Competitive Intelligence

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In light of some of the recent discussions around poor analysis and poor leadership, I found this article fascinating in addressing what may become (or is) an important issue for organisations today.

 

http://www.nytimes.com/2011/08/21/magazine/do-you-suffer-from-decis...

 

We may blame greed, corruption, poor skills, etc but how many clients are possibly suffering from decision fatigue?  How many of us as consultants are personally suffering from decision fatigue? 

 

And how do you think this impacts the ability of companies to perform effectively?  Or even for each of us to perform effectively?

 

Very interested to hear what others think on this subject.

 

Best regards

Babette

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Babette,

 

Thanks so much for posting this article. Given I live in the US (the epicenter of the problems the Western world is facing), I think its extremely important and pertinent particularly given the USA economic climate continues to worsen, and the populace is propagandized daily  left, right and center about what really happened and is happening, while simultaneously marketed to incessantly while there is still an ounce of blood left in the American consumer, and the tasks of day to day living have become more arduous to get through given fraud has become a business model for the banks and credit card companies, and any consumer protections in the US have all but been eliminated, and so many have lost their jobs and their homes with no new opportunity on the horizon or recourse- I see the anger, the fear and desperation, the frustration,and hopelessness draining people of the ability to function and yes, make good decisions. It's complete depletion. Oh but hey, then there's the bread and circuses for distraction- just play with your smart phone or watch America's Got Talent, tune out to the pressing matters, forget that your government and the banks have pulled off the greatest financial scam the world has ever seen and annihilated your future....The folks who still are working in Corporate America not out as consultants like you and me, well they're being completely drained too by the constant fear they will be the next one to get the axe, coupled with the fact they are doing four jobs now instead of the one they were originally hired to perform. We've got a climate here totally in opposition to people being able to make good choices because they are under too much pressure to make what are likely going to be life altering decisions and its its like getting water from a stone when it comes to getting accurate information to make those critical decisions. No wonder so little is or perhaps can, be done. No energy left, tank on empty.....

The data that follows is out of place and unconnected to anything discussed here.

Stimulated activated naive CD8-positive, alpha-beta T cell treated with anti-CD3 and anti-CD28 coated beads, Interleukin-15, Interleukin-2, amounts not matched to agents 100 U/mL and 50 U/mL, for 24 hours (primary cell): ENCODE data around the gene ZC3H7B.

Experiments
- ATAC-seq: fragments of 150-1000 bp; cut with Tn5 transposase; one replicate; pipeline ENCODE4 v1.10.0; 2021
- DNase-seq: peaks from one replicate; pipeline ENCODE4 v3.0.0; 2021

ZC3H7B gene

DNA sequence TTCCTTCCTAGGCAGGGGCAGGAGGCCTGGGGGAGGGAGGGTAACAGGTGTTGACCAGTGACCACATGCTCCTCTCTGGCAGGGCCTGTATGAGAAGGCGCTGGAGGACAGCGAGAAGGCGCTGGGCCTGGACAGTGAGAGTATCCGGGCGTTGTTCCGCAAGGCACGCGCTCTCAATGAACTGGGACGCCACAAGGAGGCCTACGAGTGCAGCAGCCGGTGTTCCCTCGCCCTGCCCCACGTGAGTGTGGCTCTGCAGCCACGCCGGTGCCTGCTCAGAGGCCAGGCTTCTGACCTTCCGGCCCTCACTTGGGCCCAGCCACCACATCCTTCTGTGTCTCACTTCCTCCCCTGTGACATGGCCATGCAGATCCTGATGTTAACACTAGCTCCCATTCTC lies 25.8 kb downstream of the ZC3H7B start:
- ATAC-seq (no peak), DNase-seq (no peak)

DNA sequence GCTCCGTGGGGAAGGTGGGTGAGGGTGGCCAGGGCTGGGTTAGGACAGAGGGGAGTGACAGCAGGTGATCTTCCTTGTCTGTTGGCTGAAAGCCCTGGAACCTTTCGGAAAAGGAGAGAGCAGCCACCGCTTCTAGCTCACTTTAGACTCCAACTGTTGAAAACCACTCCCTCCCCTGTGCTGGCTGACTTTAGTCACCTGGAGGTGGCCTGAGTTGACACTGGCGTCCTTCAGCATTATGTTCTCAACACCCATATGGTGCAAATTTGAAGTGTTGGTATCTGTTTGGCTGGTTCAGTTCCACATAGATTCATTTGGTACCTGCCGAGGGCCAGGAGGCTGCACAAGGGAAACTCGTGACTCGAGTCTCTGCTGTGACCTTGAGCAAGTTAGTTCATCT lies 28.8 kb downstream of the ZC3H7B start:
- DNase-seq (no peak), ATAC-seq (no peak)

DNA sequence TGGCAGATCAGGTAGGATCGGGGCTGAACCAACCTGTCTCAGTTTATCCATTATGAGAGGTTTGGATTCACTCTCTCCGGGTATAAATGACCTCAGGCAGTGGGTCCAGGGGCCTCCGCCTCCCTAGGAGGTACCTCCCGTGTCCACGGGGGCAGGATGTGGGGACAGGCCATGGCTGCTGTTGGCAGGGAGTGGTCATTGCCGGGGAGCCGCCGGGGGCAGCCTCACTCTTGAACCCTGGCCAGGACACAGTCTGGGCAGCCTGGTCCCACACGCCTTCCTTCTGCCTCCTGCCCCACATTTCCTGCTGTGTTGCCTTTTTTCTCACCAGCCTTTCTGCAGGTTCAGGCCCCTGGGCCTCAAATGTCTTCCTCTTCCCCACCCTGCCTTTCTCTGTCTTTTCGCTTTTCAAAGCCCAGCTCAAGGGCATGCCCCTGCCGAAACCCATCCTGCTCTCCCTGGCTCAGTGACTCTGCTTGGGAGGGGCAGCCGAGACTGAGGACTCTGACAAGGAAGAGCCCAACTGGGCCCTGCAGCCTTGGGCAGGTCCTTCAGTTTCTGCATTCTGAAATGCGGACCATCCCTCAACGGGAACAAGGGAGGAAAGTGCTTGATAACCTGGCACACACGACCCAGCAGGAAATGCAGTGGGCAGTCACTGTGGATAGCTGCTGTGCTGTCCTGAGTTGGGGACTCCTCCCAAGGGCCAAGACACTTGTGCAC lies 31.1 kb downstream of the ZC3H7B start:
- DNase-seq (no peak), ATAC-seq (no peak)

Regards,

Monica

Monica - you are so right!  Just reading your comment and long sentences, I was overwhelmed and truly empathise with your "no energy left, tank on empty".  This whole area of decision fatigue sits well with me because I am aware of so many good executives in every area of society who are making non-sensible (trying to be polite here!) decisions. 

 

This does raise then the question for me - are we presenting our insights/intelligence at the wrong time? Should we make sure we deliver our insights when executives have higher glucose levels? Is this an insight for us as CI professionals?

Maybe rather we are presenting our findings in the wrong way, and should schedule our meetings for first thing in the morning when people are more fresh. Now it's more important than ever to be in tune with "How" the decision makers like to be communicated with, and to match their communication style. Be persuasive and decisive with your findings and lead the executive to make a decision. Take the guess work out of it as much as you can.